I've been on to my wireless phone carrier three times in the last few weeks. Each time, I was offered a new plan -- one that had not existed the previous time I'd called. Could this be adaptive customer service? Somehow, I don't think so.
First, my primary phone, which was at long last not on a contract basis, was slipped back into contract -- after I'd specifically told the representative that I didn't want any plan that would change my no-contract status. It took the expertise of multiple supervisors to reverse that "error."
Two months ago, I suspended a cell phone while one of my children traveled abroad. This month's company representative informed me that the same suspension, unless done at full price, would only be allowed for military personnel or perhaps if someone had died. When I informed the representative that only recently I'd arranged an unpaid suspension of a cell phone on my account, she paused to reflect on the subject. It turned out that I could indeed suspend a phone, but a new one-time $15 fee would be required.
Oh. And then there's the "blocking" option that (supposedly) keeps you and your family from exceeding your allotted data amount. The account unblocks itself or flips off if you agree to another of the company's plans. Or it vanishes (and costs you a bundle) if you don't think to call the company so they can offer you yet another new plan to get out of the problem created by the previous one.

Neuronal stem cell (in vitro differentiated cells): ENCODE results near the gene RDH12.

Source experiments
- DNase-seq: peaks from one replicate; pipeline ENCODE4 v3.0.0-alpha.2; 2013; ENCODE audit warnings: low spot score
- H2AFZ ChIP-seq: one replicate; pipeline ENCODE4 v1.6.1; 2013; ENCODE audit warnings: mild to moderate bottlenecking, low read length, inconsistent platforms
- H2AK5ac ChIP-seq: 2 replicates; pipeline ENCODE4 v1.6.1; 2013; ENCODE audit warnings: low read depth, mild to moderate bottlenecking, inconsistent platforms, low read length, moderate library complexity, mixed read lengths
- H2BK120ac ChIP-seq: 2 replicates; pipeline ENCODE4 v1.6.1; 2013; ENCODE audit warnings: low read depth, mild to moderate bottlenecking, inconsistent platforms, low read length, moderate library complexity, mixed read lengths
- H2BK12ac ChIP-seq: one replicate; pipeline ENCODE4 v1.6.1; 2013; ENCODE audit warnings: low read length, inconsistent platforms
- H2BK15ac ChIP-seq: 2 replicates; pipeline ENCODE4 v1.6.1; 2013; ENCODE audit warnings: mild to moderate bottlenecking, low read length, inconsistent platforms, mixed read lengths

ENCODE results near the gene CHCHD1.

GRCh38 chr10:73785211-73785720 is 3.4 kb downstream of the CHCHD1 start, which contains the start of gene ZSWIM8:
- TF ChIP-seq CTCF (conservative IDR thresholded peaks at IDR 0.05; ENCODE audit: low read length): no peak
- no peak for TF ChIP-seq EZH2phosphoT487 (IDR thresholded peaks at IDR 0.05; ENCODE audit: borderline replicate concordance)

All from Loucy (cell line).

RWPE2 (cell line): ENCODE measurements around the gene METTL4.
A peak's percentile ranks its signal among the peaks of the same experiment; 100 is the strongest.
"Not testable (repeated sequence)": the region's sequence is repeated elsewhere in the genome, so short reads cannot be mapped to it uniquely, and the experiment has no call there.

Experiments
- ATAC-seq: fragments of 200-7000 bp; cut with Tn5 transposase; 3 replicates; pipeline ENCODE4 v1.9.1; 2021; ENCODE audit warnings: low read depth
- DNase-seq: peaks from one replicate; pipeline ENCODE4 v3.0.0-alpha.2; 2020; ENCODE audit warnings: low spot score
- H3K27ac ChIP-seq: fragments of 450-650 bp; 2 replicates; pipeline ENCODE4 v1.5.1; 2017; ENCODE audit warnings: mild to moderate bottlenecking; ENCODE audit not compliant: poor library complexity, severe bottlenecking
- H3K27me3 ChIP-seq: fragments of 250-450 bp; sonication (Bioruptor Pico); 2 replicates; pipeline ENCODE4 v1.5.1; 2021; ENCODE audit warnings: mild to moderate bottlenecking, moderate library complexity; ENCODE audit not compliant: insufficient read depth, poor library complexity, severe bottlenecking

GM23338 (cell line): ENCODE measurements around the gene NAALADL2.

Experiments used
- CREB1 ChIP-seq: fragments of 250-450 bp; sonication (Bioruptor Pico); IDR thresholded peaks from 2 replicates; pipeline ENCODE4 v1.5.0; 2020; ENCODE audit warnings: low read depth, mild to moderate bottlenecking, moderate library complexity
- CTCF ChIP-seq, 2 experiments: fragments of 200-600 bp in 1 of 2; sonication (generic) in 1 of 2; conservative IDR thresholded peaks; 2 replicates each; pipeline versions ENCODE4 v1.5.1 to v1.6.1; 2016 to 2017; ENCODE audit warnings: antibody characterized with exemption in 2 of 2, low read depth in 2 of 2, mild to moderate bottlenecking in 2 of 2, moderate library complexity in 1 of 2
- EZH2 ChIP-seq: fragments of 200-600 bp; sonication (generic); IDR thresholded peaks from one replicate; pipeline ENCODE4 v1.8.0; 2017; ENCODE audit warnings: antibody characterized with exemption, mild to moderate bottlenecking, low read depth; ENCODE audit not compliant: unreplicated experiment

What's going on? What is truth? What is reality? Why should we trust these people? Why are we paying so much? My scam meter is screaming!
Paying for phone service remains a huge black hole for Americans. There's a plan for those who -- fed up with the deception -- call in, and there's a plan for those who don't call in: the gotcha plan. Compared to parts of Europe, where unlimited cell phone data access can be obtained without a contract for a small portion of the fees charged in the USA, cell phone data fees in America are a nightmare.
One representative of the wireless company told me that they could not be responsible for data blocks that fail to work. She asked whether I'd set up the block myself online or had a representative done it for me? "What's the difference?" I replied. She didn't have a good answer; it was merely an attempt to put the monkey on the back of the customer.
Isn't it time to be irate about what wireless companies are getting away with in the United States? I'm leaving the company I've described here. They advised me against doing so. Why? Because they're "the best." Not that there are a lot of choices: Can anyone say "oligarchy"?
My husband now refuses to have a cell phone. He's had it. That's one less suspension hassle to deal with, but nowadays when he blithely wanders off on his secret route of stereo and bookshops in a mall, I can't find him for love or money. Such are the sacrifices one must make to staunch the bleeding of hard-earned money to a company that knows full well most people are addicted to their phones. What began as a business tool and a safety item for highway travelers has become an extension of the human ear and thumb. They have us where they want us.
It now takes a socially brave person to tell them "NO MORE!" But that's exactly what we must become if ridiculous plan shifting, bait-and-switch techniques and outrageous prices, to say nothing of deceptive practices and "policies," are going to end anytime soon.
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